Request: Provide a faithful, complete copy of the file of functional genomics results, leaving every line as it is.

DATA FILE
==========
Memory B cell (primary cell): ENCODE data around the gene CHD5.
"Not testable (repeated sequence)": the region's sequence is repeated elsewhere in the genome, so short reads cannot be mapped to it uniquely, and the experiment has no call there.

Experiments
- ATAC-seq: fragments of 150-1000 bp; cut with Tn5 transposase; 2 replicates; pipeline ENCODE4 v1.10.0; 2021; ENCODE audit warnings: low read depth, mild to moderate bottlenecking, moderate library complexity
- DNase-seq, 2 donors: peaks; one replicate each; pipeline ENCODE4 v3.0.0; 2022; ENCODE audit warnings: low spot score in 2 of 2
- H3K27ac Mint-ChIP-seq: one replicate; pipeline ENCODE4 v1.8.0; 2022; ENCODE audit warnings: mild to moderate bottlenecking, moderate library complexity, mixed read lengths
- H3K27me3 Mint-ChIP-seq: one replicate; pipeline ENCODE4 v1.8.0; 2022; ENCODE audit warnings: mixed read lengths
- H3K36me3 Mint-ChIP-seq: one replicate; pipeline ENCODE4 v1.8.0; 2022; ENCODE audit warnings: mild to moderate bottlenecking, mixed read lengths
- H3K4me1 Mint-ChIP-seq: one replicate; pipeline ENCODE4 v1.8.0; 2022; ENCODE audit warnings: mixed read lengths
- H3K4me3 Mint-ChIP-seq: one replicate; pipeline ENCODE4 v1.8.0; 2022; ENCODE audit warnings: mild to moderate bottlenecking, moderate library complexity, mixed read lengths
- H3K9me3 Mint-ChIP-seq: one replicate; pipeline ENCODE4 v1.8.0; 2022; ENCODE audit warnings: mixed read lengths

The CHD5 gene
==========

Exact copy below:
Memory B cell (primary cell): ENCODE data around the gene CHD5.
"Not testable (repeated sequence)": the region's sequence is repeated elsewhere in the genome, so short reads cannot be mapped to it uniquely, and the experiment has no call there.

Experiments
- ATAC-seq: fragments of 150-1000 bp; cut with Tn5 transposase; 2 replicates; pipeline ENCODE4 v1.10.0; 2021; ENCODE audit warnings: low read depth, mild to moderate bottlenecking, moderate library complexity
- DNase-seq, 2 donors: peaks; one replicate each; pipeline ENCODE4 v3.0.0; 2022; ENCODE audit warnings: low spot score in 2 of 2
- H3K27ac Mint-ChIP-seq: one replicate; pipeline ENCODE4 v1.8.0; 2022; ENCODE audit warnings: mild to moderate bottlenecking, moderate library complexity, mixed read lengths
- H3K27me3 Mint-ChIP-seq: one replicate; pipeline ENCODE4 v1.8.0; 2022; ENCODE audit warnings: mixed read lengths
- H3K36me3 Mint-ChIP-seq: one replicate; pipeline ENCODE4 v1.8.0; 2022; ENCODE audit warnings: mild to moderate bottlenecking, mixed read lengths
- H3K4me1 Mint-ChIP-seq: one replicate; pipeline ENCODE4 v1.8.0; 2022; ENCODE audit warnings: mixed read lengths
- H3K4me3 Mint-ChIP-seq: one replicate; pipeline ENCODE4 v1.8.0; 2022; ENCODE audit warnings: mild to moderate bottlenecking, moderate library complexity, mixed read lengths
- H3K9me3 Mint-ChIP-seq: one replicate; pipeline ENCODE4 v1.8.0; 2022; ENCODE audit warnings: mixed read lengths

The CHD5 gene